By Ahmed Kabani
As we commence a new quarter in 2020, facing heavy headwinds in the face of the new decade, it is more important than ever to develop a plan to work through this pandemic. There is still so much uncertainty, yet it is our responsibility as business professionals to develop a plan to prepare ourselves for the worst-case scenario.
The good news is, however, that our economy is taking action to assist our business. The U.S. Small Business Administration 504 program is providing loans with the same type of long-term, fixed-rate financing enjoyed by larger firms, denoted by interest rates equivalent to favorable bond market rates. Businesses are eligible for these loans if their net worth is less than $7 million and net after-tax profits are under $2.5 million. This could help smaller hotel businesses that do not have adequate reserves in place for such an unprecedented pandemic.
Communicating with Lenders
It is apparent that borrowers’ ability to service their debt is becoming increasingly more difficult with such a hiatus in travel. Thus, it is important for hoteliers to communicate effectively with lenders head-on. Now is as good a time as ever to contact your lender to prepare them for a potential payment delay or default. Reinforce your relationship by mentioning your history of good payment, explain what issues your hotel is facing right now, and what you are doing to address those issues. Go in detail about the demand drivers and STR reports of your property and give the lender a brief recovery plan. Most importantly, discuss your options with the lender for deferred payments. It is better for your relationship and, ultimately, your welfare that you are transparent early on with your lender.
Establishing Your Ground
Do not sulk in this period of low occupancy; instead, take advantage. Use this period to revamp your strategic plan. How long can you afford to withstand a zero-occupancy scenario? Should you consider selling off and shifting your investment somewhere else for the time being? Or do you hold through the pandemic? Meeting with an asset manager would assist in determining what path is right for you.
If you have decided that holding is the better option, spend some time reviewing business continuity plans to ensure that management is prepared for a worst-case scenario. Develop an action plan in case a guest or staff member reports symptoms or infection. Communicate this plan to all employees. If necessary, consult the local Department of Health for guidance about quarantining guests or staff.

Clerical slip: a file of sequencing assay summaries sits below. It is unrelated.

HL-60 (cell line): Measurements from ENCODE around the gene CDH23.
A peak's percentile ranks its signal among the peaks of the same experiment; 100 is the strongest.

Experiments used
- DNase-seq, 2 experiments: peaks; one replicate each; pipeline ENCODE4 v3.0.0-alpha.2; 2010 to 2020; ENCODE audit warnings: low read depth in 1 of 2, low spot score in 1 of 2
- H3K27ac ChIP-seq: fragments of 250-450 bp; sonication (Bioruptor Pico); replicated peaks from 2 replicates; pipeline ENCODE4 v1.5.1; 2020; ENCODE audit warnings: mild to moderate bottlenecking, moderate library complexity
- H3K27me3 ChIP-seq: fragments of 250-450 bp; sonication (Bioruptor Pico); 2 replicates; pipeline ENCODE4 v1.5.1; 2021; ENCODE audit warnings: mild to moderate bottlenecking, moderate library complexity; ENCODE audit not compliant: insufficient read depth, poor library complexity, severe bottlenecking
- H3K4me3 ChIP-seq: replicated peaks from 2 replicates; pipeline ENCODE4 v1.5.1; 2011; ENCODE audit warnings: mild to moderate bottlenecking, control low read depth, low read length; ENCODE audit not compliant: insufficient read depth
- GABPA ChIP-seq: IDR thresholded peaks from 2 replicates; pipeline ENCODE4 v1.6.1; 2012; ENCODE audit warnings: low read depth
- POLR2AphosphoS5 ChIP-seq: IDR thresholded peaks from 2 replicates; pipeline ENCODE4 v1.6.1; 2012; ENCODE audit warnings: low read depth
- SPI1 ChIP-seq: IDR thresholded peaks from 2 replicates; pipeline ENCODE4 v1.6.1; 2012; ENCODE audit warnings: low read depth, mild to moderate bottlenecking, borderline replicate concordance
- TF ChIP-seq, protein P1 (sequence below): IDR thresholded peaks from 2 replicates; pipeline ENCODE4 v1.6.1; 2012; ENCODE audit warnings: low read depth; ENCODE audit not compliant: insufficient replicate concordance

Once the quarantine finishes, and everyone has spent weeks with barely leaving their homes, and it is safe to do so, they will travel. Hoteliers need to be ideally equipped to meet this sudden surge of travel demand. Reopening will not be a viable fit for every hotel. This is an important notion for owners to understand. The hotels that do reopen can expect major changes in operators and branding. Once the pandemic passes, the highest and best use for the hotel in terms of real estate may have drastically changed.
Funds Raising Opportunistic Debt
Some hoteliers may be deterred from selling off their hotel assets out of fear that we are entering a buyer’s market. While purchasing volume is slowing down, there are numerous financial institutions such as J.P Morgan and Blackstone Group that are raising large amounts of capital for opportunistic investments. According to Anton Pil, head of global alternatives, J.P. Morgan, the company is raising $3 billion for real estate alone. “To get some of these markets functioning, you need a lot of capital. If you’re deploying $10 billion of equity, you’ve got to do big deals,” Pil said.
These companies are going to look at large portfolios of assets with great post-pandemic potential. Consider lumping your asset together with another local hotel owner to increase your chances of selling. Finally, with declining mortgage rates, this opens another dimension of investors looking to seize valuable investment opportunities in the current state of the market.
To conclude, as we slowly accept that the current situation might sustain for longer than we intended, it is ever important to make the right decisions. Have a sit-down with a professional asset manager to conduct appropriate analysis to evaluate the viability of your hotel investment surviving a low or no-income period. If you decide to hold, then it would be among your best interests to carefully redesign your strategic plan.
Ahmed Kabani is the SVP, investments, and a member of the National Hospitality Group in the Marcus & Millichap Miami Office. In his 11 years working in the industry, he has had relationships with an investment pool of more than 1,000 active hotel owners, investors, REITs and private equity groups.
This is a contributed piece to Hotel Business, authored by an industry professional. The thoughts expressed are the perspective of the bylined individual.